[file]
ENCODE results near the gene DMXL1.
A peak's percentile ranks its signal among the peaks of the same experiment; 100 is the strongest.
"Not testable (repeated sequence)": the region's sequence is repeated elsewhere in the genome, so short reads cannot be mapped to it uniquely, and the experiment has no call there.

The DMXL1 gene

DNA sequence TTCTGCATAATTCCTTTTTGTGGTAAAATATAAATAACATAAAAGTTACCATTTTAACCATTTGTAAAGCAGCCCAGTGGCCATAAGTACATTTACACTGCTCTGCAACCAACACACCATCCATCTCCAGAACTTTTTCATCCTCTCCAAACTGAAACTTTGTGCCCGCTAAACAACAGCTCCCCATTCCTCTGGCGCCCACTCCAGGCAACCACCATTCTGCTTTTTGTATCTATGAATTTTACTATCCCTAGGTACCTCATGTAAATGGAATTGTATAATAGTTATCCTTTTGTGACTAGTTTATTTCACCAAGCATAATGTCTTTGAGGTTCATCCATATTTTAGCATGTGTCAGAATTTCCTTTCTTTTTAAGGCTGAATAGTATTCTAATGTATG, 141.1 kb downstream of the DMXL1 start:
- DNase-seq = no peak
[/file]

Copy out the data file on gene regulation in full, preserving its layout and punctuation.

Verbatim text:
ENCODE results near the gene DMXL1.
A peak's percentile ranks its signal among the peaks of the same experiment; 100 is the strongest.
"Not testable (repeated sequence)": the region's sequence is repeated elsewhere in the genome, so short reads cannot be mapped to it uniquely, and the experiment has no call there.

The DMXL1 gene

DNA sequence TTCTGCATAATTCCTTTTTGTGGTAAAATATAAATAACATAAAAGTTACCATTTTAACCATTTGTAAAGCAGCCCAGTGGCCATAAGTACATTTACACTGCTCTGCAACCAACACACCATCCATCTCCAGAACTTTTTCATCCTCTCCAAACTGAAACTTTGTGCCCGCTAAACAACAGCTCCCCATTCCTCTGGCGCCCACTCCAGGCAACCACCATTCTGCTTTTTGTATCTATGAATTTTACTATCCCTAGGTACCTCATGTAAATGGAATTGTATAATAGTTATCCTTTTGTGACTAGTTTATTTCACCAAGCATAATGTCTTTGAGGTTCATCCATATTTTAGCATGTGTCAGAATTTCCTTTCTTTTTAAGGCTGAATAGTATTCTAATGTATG, 141.1 kb downstream of the DMXL1 start:
- DNase-seq = no peak